How do you use flexible hours?

JC: I do 8am to 4:30pm, which is the original hours they set us, just because I got used to it and I really like it. I’m up early with Mary [his daughter] anyway. 

LSS: Because it was really sunny over the last couple of weeks, I’d work in the morning and then in the evening. Monday this week I started work at 10pm and finished at 5am – extreme, but it meant that in the afternoon I literally laid in the sun with the dogs, slept for a bit, then I woke up late on Tuesday and did the same thing again. I do use the flexible hours to the max.

For me, evenings are a time when I have no distractions and I feel like I get more out of my work. During the day is when I want to do things like see my friends, have some downtime, be outdoors, go to the gym.

It feels like work fits in around my life, rather than my life fitting in around work.

ON: I try to use the flexible hours to my advantage. Over the first couple of lockdowns I realised staying active was quite important, so I’ll go out for walks in the morning. There’s been a good few instances where I’ve needed to finish early, or take an hour out to go and look at a flat or something. Previously I’d have had to go through a minefield to get that approved, whereas now I can say, if you need me I’ll be away for an hour. It works so much better.

I was at an insurance company just before I joined Reddico and they had a strict hour’s break because they wanted us on the phones. If I just needed to take 15 minutes to pick up my brother or something, I’d have to ask five different people. So flexible working has been a blessing, really.  

AW: I normally start really early, about six o’clock in the morning; I’m a proper early bird. I can’t focus in the evening or late afternoon. I’m really grateful for flexible hours, because that was one of my biggest challenges in my previous jobs, when I was forced to be productive during a certain period of time. But you can’t force your brain to do that.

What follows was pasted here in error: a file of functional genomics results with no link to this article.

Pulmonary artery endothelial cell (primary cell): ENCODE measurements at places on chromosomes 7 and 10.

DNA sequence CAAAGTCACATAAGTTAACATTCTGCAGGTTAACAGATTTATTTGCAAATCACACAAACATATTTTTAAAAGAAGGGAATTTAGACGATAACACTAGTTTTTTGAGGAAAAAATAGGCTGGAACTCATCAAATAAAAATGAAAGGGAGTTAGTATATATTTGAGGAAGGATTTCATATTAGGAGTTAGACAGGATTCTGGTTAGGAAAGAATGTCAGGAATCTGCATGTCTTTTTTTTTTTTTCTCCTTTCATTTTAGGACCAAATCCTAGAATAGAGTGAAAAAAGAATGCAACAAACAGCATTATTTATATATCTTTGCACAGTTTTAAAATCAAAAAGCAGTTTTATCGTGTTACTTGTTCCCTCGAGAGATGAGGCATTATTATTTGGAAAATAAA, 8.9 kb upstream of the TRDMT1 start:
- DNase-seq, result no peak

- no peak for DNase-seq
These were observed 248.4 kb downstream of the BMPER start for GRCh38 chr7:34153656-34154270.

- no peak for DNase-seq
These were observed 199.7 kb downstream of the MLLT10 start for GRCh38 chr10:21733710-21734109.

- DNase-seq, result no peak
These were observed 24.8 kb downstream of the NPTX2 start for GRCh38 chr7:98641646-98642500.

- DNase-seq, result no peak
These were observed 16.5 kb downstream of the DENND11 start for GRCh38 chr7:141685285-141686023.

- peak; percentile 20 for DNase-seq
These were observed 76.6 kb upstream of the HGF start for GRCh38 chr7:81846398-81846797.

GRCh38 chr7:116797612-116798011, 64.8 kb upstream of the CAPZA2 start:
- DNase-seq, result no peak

MCE: I’ve always been one to work from home. Whilst I love talking to people, working with people, I love my own space and being able to tune things out. So for me, especially having a dog and learning Spanish, it’s lovely to be able to take an hour out and not worry about it, because people don’t have the expectation of you that you’ll reply straight away.

So I’m able to wake up, take the dog for a walk, at lunchtime I can play with him and feed him, I can get lunch myself, I can do a Spanish lesson, I can look after myself. And then in the afternoon I can take another half an hour or hour out with the dog, take him for a little walk. Last night I was cracking on about 8pm, just catching up on things I’d missed.

I don’t feel under pressure to conform to anyone else’s timetable. I’ve been quite self-sufficient in terms of my work and what I need to do for years. So I’m good at prioritising and having the ability to do that throughout the entire day is nice.

That flexible time means I always find time to help people and support the team as well, which is a huge part of the satisfaction I get from my role. I really enjoy that. I can do that without feeling like I’m dropping other things.

I know that if I’ve done more than I should have done one day, I can give and take.

How did you deal with work during lockdown? Has it changed the way you approach things now we’re starting to get back to a little bit of normality?

JC: I mean, pretty similar to now. I wasn’t working in the office [the Bristol office]. At first it was more productive and I could concentrate more. But it wasn’t too different for me. I don’t think getting back to normality has really changed things. I’m going back to the office next week, so I’m looking forward to that. As long as it [the pandemic] doesn’t continue!